Cameraless Animation

Cameraless animation, direct animation, drawing on film, scratch film... all these are names that describe films that are made using experimental techniques to create animated images without a camera or processing. Here is a bit about the history of drawing on film on the National Film Board of Canada's website.

This article by William Moritz talks about two artists known for this technique, Richard Reeves and Barbel Neubauer.

You can try out cameraless animation if you have some 16mm film - either film leader or film with images on it, and a projector. Using permanent markers, bleach, sharp tools like exacto knives for scratching, alter the film either frame by frame or experiment by altering a long strip without regard for the frames. Six feet of 16mm film is equal to 10 seconds of screen time (there are 40 frames per foot of 16mm). This is a good class project if every student alters 10 feet of film and you edit them all together. Then try out different pieces of music to see what fits and how it changes the mood.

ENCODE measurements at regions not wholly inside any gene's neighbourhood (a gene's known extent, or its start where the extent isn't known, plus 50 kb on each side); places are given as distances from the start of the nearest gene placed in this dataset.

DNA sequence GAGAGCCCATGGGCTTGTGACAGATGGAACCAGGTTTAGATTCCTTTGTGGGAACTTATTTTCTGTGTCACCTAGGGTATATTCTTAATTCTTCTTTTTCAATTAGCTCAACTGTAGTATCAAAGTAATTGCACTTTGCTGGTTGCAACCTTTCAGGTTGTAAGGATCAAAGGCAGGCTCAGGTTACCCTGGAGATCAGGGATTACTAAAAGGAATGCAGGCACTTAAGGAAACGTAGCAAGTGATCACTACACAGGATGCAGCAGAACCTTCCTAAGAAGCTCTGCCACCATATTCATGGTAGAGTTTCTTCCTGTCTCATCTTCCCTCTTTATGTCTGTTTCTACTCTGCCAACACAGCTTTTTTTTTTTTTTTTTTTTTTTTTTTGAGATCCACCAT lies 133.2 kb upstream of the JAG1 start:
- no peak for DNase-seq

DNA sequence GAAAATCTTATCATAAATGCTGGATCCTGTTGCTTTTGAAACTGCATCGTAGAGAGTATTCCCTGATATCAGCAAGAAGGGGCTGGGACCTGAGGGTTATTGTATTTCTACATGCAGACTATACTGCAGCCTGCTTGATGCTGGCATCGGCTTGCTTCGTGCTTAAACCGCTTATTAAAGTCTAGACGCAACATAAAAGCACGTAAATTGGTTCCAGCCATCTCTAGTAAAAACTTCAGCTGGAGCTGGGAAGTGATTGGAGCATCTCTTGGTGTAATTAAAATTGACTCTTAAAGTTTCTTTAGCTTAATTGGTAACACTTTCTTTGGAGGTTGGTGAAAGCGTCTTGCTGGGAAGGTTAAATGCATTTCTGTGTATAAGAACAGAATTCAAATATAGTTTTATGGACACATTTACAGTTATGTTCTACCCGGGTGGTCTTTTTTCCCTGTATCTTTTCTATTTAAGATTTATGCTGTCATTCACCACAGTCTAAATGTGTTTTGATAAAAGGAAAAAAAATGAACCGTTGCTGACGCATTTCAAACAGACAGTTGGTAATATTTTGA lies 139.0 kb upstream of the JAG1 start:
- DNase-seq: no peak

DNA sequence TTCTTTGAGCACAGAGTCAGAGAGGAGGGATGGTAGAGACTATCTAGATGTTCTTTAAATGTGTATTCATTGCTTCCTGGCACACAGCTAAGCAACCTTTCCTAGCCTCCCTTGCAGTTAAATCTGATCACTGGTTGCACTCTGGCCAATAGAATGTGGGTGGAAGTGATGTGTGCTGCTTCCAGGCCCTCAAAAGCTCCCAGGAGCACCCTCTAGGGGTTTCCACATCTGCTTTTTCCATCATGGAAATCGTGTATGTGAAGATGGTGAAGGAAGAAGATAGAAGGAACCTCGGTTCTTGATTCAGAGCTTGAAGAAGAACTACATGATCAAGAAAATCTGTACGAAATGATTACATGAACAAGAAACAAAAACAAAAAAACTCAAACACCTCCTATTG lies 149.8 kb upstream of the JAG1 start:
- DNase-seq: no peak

Some students have posted a found-footage scratch film.


Unknown said...

My very young students made scratch
films in 1960s. They colored then
with permanent magic markers.
we designed a kit for schools to buy.
Where can I get scratch film today?

Lynn said...

We use out-takes from student live action projects. I think you could still purchase clear leader from some film labs. You'll need a 16mm projector to show it. We just shoot video off the screen to capture it.